Tuesday, May 18, 2010

Violate Best Practices at your own risk

Learned something new in one of those crazy, all night "the sky is falling" scenarios that turn out to be a stubborn admin shooting himself in the foot. He chose to ignore best practices that state: put users into global groups, and then global groups into...well...whatever is necessary.

He decided to put users into universal groups in another domain, even though all the users were from one domain and should have simply been put into a global group in their own domain.  The reason? Politics and stubbornness.

You see, we were forced to create some additional domains against our best advice. And then, again, despite our advice to just put centralized computer resources in those domains (a la the old NT resource domain model) they decided to put security groups in that domain, as well. Because they wanted to.

That made the groups Universal.

On the surface, that seems fine...except for the following:
Scenario Setup
1)  All the users were in domain X
2) The computers were in domain Y
3) The security groups were in domain Y (for no reason except political)
4) The OUs containing the users in domain X are being renamed and reorganized
5) All the DCs in domain X and domain Y are GCs, except two per domain: 1 for backups (DIT is smaller); and 1 for the Inf Master.
6) All the DCs that are GCs got the message about the OU changes.
7) But...there are phantom records in the Universal groups that only get updated about every two days...so...the groups broke because for some inexplicable reason, the servers consuming the groups fell in love with the Inf Master role holder.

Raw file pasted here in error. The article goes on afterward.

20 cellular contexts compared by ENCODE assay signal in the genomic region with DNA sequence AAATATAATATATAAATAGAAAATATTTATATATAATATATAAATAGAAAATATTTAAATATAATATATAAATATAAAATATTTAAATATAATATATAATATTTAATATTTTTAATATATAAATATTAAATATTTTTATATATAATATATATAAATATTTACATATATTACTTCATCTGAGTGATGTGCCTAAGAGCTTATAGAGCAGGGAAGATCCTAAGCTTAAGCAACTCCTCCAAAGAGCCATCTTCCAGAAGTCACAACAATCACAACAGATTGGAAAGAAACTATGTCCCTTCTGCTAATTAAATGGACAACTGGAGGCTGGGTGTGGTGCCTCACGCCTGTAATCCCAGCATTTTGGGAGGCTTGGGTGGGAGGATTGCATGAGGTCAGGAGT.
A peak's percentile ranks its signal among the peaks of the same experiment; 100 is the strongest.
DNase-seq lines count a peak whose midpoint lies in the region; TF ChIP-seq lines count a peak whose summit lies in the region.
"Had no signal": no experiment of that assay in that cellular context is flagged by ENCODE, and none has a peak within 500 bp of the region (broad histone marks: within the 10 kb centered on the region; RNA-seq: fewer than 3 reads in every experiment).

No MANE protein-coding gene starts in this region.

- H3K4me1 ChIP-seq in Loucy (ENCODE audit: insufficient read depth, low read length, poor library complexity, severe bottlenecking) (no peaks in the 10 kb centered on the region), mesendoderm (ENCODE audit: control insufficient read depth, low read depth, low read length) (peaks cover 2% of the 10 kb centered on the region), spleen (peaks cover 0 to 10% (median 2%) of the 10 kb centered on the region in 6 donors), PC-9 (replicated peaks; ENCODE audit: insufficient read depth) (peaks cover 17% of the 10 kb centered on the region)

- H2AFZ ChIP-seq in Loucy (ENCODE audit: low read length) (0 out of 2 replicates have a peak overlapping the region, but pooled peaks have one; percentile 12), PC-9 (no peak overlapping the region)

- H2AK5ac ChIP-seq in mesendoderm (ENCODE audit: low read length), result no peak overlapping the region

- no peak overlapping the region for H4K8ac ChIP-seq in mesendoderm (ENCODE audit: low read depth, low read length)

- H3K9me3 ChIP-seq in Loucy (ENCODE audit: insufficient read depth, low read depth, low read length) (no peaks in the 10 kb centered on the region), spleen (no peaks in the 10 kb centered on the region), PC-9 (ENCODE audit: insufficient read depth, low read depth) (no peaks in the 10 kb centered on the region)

Ouch.

Phantom Records
Most of us tend to forget about those lovely little phantom records. See Microsoft KB 248047 for details. Basically, non-GC DCs have no direct knolwedge of objects in other trusted domains, because they don't have a GC. So groups like universal groups containing accounts from trusted domains in Active Directory insert a phantom object for these cross-domain group-to-user references.

Phantom records only contain:
  • The distinguished name of the object
  • The GUID of the object
  • The SID of the object
When a user is added to a universal group, for example, in another domain, any non-GC DCs add one of these phantom objects representing the remote user. That way, they can "intellegently" display and identify the user when someon peaks into the group, without requiring access to a GC.

So when these folks renamed the OUs containing the users, the distinguished name for the user object changed. And access to the systems using those security groups containing the bad user DNs stopped.

And we had an all night call. People tried to force replication. They tried creating a new group and adding the users--but low and behold--the users added to the new group showed the same bad DNs on the non-GC DCs!

It had nothing to do with replication. Replication was working fine. Those phantom records were to blame.  Well, no. Not true. The real cause was the decision to put groups, which would normally be global groups in domain X (per best practice), in domain Y. This made them universal and yada, yada, yada.

You see, non-GCs only rescan their phantom objects and refind/correct DNs about every two days. Because it is a "labor" intensive operation. If it did it more frequently, it might not even finish before it had to start the process again. And then there's all that nasty WAN traffic and DC non-responsiveness while it chugs through this process.

Now you can kick off a phantom scan manually (which we did) but you don't want to do so lightly. And an hour after I kicked off the phantom scan, someone actually renamed the OUs again, anyway, thereby causing the problem all over again. Nice. Thanks.

The interesting thing to me is that the folks managing this do not want to correct it by simply making global groups in the appropriate domain. Instead, they wanted directions on kicking off phantom scans, themselves, whenever they felt it necessary. Like every five minutes or so.

Let's just say that's why they are not Enterprise Admins.

So, sorry. If you shoot yourself in the foot, you have to expect to bleed. And don't expect me to load your gun for you.